Vietnamese Music Intruments

Dan Bau consists of a long piece of wood, on which is stretched a silk or brass string, which is fastened at one end to a peg and at the other to a flexible bamboo plate. The string is passed repeatedly through an open dried gourd as sound box. Although having only one string, it can emit all the sounds in the pentatonic scale. The eight notes of Vietnamese music give modulations of greater amplitudes than those obtained by any other single-stringed instrument in the world. Today, Dan Bau is made very carefully to ensure aesthetic and sound quality. When played in public, it is often used with an electronic amplifier.

Danda , discovered by the French in Dac Lac in 1949,Danda (Lithophone) is an ancient musical instrument with 11 slabs of stone. Later, four more Dan da were discovered in Song Be and Khanh Hoa. It results from the researches that Dan da existed between 4,000 and 10,000 years ago.

Also called Tinh Ning, žÁn gong is a musical instrument of the ethnic minority Ba Na (in Western Highlands). It has between 10 and 18 chords. The player uses his fingers to pluck the chords when playing. Each chord generates a separate tune, but žÁn gong has no key. Young men use it to make solo performances when promenading, going to milpa or confiding to their sweethearts.

Nhi (or Co) is a sort of vertical violin with two strings of braided silk, a long handle and a sound box covered by a membrane of snake skin. With its melodious sounds, Nhi can express the subtle mood of man's soul. Due to its diversified use, Nhi is indispensable in a traditional musical orchestra.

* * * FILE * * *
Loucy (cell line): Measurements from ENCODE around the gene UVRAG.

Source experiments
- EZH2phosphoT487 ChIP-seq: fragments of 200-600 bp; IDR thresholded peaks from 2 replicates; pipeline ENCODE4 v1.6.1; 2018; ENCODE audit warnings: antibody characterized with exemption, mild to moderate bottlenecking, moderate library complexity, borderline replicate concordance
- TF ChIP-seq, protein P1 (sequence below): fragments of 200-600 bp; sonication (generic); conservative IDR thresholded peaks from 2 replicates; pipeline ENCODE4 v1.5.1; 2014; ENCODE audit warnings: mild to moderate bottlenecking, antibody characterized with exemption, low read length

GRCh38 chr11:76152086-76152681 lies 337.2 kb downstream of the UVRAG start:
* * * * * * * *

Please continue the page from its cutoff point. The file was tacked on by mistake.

žÁn tranh is also called Dan thap luc (16-chord zither). The holed bottom of its box makes echo. There are different musical skills, such as vibrating, clapping, pressing, stroking....Women use it when making solo performances, playing in an orchestra, accompanying a singer, declaiming poems...

The T'rung consists of 5-7 bamboo stems graduated in length and tied together with two parallel cords. It can be rolled up and put in a back basket. But on stage, the T'rung is hung in a metal stand, and the player uses two or even four beaters to strike the bamboo stems at the same time. The sound of T'rung is said to resemble that of the running or falling water from the streams and waterfalls in the Highlands

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